8) You learn who your friends really are. Some of them simply drift off, stop calling or coming by, and just fade away just like a movie screen fading to black. They're just gone. Where did they go? Why did they leave me now? Some of them said "just call me if you I can do anything". But they are gone. Others who you thought would never be there for you will step up and be a rock, supporting and helping all the way. Totally unexpected from many of them. 

Where Are All My Friends

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9) No matter how bad you have it, somebody else has it worse. When sitting in the waiting room of the treatment center, feeling as bad as you think you possibly can feel, in rolls someone on a hospital bed, being wheeled in for a treatment. All you need to do is look around for a minute and you will find someone that would gladly trade their life for yours. As hard as that may be to believe, it's true. 

No Matter How Bad You Think Your Life It

10) Bad hair isn't such a bad thing after all. Many cancer patients have lost their hair, and others are just beginning to grow their's back. But no matter what stage of hair loss/growing you are in, it beats the alternative. 

11) Cancer taught me to not sweat the small stuff. Those things that used to be a big deal or things that would drive you crazy. Like having the house spotless, being sure the car is always washed, or not going out of the house with a shirt that's a little wrinkled. After a diagnosis, all of these things and more, are now not a big deal. 

Don't Sweat The Small Stuff

12) Cancer taught me to live each day like it could be your last. Because, quite simply, it could. At any time that you are driving down a highway, you are always 3 feet away from a potentially deadly accident. When you're a cancer patient or survivor, your next "bad turn" could take you down a road that you can't recover from. Live for today, enjoy life, buy the tickets, go to the concert!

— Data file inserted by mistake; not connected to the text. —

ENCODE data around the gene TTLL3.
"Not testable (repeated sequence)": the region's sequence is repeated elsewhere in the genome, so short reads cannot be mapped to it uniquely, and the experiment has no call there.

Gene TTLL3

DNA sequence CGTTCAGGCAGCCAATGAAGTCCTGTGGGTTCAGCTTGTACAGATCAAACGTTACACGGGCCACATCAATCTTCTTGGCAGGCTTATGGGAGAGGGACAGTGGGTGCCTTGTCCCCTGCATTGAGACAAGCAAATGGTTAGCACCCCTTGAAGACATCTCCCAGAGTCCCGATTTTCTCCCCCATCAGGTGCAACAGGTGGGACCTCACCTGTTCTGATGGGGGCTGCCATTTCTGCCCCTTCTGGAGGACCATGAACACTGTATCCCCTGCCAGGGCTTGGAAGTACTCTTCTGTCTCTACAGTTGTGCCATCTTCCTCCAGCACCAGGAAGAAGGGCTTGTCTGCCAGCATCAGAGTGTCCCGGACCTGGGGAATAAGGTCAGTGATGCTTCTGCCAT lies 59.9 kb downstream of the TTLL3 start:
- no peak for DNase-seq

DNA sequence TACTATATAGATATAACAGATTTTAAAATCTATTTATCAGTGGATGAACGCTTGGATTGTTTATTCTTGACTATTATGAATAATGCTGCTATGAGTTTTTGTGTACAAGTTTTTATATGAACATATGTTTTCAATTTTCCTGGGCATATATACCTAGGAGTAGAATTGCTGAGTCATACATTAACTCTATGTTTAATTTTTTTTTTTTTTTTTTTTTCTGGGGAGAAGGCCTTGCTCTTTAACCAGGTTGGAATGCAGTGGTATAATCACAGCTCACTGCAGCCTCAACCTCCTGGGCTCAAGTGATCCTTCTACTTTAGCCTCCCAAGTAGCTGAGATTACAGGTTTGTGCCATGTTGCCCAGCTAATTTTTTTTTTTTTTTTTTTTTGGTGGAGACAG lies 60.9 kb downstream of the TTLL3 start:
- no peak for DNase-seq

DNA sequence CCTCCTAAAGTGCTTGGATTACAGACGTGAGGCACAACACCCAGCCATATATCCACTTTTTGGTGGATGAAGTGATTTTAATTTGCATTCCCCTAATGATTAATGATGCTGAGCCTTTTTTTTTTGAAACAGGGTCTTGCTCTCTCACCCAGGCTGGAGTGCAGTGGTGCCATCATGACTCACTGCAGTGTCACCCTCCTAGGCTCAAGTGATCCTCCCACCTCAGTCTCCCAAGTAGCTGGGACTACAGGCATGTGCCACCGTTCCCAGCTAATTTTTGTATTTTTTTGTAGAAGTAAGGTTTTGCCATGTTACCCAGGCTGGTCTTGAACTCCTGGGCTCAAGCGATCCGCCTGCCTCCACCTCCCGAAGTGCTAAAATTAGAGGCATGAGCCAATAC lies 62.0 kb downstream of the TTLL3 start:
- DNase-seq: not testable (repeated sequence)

13) Cancer taught me that remembering certain things will never happen again. Lists are a normal way of life now, the daily morning routine is to get dressed, gather up what you have set out in the middle of the floor (so you wouldn't forget it), and grab your list of what to do today. Things that are left hanging on the door knob are left behind, keys that are in your pocket are looked for sometimes for an hour. You never heard of the term "chemo brain" before, now you can give a 30-minute speech on what it is, why you have it and even share some unusual stories about your experience with it. 

I Have Chemo Brain What's Your Excuse

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14) Cancer has taught me that I can't do it all. Being in business for over 35 years I was used to doing everything myself, no delegation, just get it done. After living with the accumulating side effects from 3 cancer diagnoses, I have slowed down just a little and have learned that someone else has to be able to do some of the things. Letting go of control is hard. One of the hidden side effects of cancer is the loss of the ability to do some of the things you used to. 

15) Cancer taught me to not worry. How do you not worry about everything cancer, when you have or have had cancer? Easy, you just don't. This is an extremely hard thing to do, but my philosophy has always been to ask myself, is there anything that I can do about this situation? Is worrying about it going to change the outcome in any way? Then why waste your time, energy and add stress to your life? An old quote says the "Worrying doesn't take away tomorrow's problems, it just steals away today's joy."

After a cancer diagnosis, we all start learning. The saying goes, "you can't teach an old dog new tricks". Maybe not, but you can certainly teach an old cancer patient some new words, definitions, procedures and an entirely new way of life.

What has cancer taught you? Please leave a few in the comments below.